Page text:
29 November 2016

BUSINESS - Technology and Social Innovation

Social innovation is where Millennials are putting their energy and their money, and the sharing economy is growing.

These two concurrent areas of growth intersect and influence each other, especially since they both rely so heavily on social media and connected devices.

What this means is commerce is becoming more ‘social,’ in every meaning of the word.

More conscious of social responsibility, more enmeshed with socially networked daily lives, and engaged in more and more instances of “sharing” or “gig” economies.

Although this is disruptive to existing business frameworks, it’s also the way forward.

Both social innovation and the sharing economy have been heralded as the solution to a struggling global capitalism.

People are working together for social good, connecting over social media to discuss this and to find brands and services, and using apps and the Internet of Things to connect with on-demand services.

Integration and connection are key focuses. Integration extends beyond using digital tools to facilitate engagement.

Social innovators are blending social responsibility with economic viability in a way that previous generations didn’t.

The binary between non-profit organizations focused on social change, and for-profit organizations focused on the bottom line is getting fuzzy, as more and more entrepreneurs bring their commitment to social responsibility into their business endeavours.

Technology enables this blending.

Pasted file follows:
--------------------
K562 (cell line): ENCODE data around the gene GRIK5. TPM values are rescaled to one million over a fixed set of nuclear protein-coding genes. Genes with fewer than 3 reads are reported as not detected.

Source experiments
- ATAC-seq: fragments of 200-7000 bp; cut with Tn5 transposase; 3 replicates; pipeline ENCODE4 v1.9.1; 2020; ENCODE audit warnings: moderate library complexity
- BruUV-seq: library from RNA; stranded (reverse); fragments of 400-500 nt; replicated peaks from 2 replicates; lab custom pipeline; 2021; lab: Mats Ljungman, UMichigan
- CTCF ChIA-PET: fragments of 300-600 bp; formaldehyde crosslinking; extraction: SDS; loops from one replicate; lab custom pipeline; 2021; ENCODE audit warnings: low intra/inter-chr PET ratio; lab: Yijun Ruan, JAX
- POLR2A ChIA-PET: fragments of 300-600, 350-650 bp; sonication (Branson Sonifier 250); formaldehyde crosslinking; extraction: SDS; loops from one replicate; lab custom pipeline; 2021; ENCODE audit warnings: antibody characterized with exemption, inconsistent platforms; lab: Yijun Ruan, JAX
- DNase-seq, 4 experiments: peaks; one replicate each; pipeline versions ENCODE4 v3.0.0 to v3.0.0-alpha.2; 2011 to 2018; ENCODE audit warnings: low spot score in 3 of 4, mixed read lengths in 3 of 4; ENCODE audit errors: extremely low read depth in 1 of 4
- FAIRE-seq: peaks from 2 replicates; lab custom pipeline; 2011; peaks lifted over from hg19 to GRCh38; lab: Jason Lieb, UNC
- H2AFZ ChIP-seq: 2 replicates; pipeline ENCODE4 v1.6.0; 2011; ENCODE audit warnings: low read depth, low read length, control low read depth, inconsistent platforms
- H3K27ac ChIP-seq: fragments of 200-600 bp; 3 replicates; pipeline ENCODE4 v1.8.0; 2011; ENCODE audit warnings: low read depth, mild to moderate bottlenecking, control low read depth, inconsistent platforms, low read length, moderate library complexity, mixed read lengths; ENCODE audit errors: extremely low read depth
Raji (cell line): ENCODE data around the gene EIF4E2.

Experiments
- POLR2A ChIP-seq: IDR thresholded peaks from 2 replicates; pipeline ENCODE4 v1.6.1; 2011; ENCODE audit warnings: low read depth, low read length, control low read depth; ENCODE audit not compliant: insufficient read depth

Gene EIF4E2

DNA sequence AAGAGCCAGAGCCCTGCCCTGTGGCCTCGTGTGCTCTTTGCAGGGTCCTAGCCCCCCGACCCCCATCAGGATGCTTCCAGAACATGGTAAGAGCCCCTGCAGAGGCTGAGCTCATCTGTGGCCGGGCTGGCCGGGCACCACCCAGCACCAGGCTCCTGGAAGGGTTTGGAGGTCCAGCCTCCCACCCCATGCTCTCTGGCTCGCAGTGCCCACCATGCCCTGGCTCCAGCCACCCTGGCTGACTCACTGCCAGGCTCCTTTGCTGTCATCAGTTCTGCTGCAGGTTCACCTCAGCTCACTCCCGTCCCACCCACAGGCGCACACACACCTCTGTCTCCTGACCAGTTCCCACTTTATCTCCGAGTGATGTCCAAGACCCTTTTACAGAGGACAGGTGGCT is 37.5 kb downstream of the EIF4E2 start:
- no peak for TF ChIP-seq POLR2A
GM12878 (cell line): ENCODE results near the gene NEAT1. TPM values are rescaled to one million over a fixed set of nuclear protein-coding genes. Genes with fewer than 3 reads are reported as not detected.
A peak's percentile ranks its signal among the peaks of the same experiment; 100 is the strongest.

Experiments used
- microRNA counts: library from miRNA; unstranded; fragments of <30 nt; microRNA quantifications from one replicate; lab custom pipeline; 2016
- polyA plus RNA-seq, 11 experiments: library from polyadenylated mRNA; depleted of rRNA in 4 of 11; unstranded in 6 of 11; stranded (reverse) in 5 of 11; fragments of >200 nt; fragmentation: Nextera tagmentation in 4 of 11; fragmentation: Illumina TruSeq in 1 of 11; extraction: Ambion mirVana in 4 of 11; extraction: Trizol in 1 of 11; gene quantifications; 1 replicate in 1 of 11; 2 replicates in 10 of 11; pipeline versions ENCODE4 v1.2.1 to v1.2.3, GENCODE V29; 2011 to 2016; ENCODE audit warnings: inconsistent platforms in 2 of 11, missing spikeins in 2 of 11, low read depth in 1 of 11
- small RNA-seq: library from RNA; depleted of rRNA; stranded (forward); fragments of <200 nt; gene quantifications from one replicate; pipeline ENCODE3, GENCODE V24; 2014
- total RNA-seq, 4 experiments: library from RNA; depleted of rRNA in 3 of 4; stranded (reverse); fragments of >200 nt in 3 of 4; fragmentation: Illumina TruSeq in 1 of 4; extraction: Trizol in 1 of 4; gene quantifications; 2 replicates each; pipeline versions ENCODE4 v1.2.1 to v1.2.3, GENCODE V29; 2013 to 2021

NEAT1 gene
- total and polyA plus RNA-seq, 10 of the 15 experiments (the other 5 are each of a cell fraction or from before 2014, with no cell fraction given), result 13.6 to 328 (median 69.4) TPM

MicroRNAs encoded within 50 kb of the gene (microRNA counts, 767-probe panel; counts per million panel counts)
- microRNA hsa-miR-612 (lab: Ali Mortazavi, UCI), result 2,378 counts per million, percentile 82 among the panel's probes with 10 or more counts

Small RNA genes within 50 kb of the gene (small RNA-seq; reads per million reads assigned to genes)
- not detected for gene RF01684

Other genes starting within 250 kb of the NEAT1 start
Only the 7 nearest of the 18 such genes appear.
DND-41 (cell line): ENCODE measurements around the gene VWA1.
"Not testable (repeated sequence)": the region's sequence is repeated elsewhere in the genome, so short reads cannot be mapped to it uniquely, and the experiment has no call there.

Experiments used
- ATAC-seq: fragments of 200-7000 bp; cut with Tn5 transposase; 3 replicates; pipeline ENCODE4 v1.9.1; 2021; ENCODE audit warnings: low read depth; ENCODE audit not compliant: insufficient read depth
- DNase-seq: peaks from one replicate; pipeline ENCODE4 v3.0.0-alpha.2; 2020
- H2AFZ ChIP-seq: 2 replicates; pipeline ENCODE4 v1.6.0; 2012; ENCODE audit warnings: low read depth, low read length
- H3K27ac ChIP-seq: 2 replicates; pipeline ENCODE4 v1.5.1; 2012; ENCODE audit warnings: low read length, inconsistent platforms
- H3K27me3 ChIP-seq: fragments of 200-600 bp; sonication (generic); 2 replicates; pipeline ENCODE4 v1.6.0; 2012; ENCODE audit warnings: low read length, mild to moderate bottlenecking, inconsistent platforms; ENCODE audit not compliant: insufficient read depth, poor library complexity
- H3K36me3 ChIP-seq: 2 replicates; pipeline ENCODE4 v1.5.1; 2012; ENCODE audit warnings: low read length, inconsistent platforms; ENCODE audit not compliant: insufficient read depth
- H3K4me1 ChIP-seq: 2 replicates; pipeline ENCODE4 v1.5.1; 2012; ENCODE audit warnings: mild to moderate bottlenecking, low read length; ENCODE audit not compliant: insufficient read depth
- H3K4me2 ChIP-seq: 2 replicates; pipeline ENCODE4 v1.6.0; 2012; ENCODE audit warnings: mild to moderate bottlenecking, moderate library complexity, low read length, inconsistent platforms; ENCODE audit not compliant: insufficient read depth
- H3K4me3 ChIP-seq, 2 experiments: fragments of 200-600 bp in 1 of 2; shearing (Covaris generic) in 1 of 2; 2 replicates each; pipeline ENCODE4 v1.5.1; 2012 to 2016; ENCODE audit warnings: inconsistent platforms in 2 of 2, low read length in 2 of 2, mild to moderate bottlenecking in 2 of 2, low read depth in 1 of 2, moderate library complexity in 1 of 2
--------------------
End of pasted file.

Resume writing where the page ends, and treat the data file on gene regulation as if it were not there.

One recent study by the Joint Research Centre (JRC) found that “the success of [social innovation] initiatives relies on the catalytic effect of technology.”

Social media and the web allow “participation of the public sector at different levels” and the ability to create partnerships across platforms has changed how services are provided.

The sharing economy, which intersects with social innovation in ways that are sometimes symbiotic and sometimes antagonistic, is an example of how technology is changing service industries.

The sharing, or gig, economy means that individuals, like Uber drivers, have access to your information and your personal space.

Trust is a major issue, and not only for workers in the sharing economy, who might drive consumers around, do their shopping, walk their dogs, or clean their homes.

Trust is also an issue for any tech company, according to Ryan Ozonian, the CEO of Dust, a non-permanent messaging system that allows instant communication without a permanently stored record. And, as the JRC study highlights, social innovation companies are, overwhelmingly, tech companies.

“Citizen science” is another example of technology intersecting with social innovation.

In 2011, crowdsourcing allowed the gaming community to solve the issue of accurately modeling a particular molecule to further HIV research, which had stumped HIV scientists for 10 years.

Social entrepreneurs are experts at taking existing technology and putting it to a new use – such as HIV researchers utilizing the existing base of gamers already playing on FoldIt, or organizations like Kiva using existing mobile technology.

Other examples are e-readers being used to increase global literacy, or solar technology being scaled down to make it more affordable and accessible.

Young innovators, a generation of Millennials who are focused on social responsibility paired with economic sustainability, are making waves.

They’re already experts at adopting and adapting technology to their needs, and as they create businesses focused on social innovation, the technology will continue to be an integral part of their work.

By Tiffany Sostar
Tiffany is a writer, editor, academic, and animal lover who came late to her appreciation of pets. At 18, a rescue pup named Tasha saved her from a depression and she hasn't looked back. She has worked as the canine behaviour program coordinator for the Calgary Humane Society, and was a dog trainer specializing in working with fearful and reactive dogs for many years. She doesn't have any pets right now, but makes up for it by giving her petsitting clients (and any dogs she comes across on her frequent coffee shop adventures) extra snuggles.

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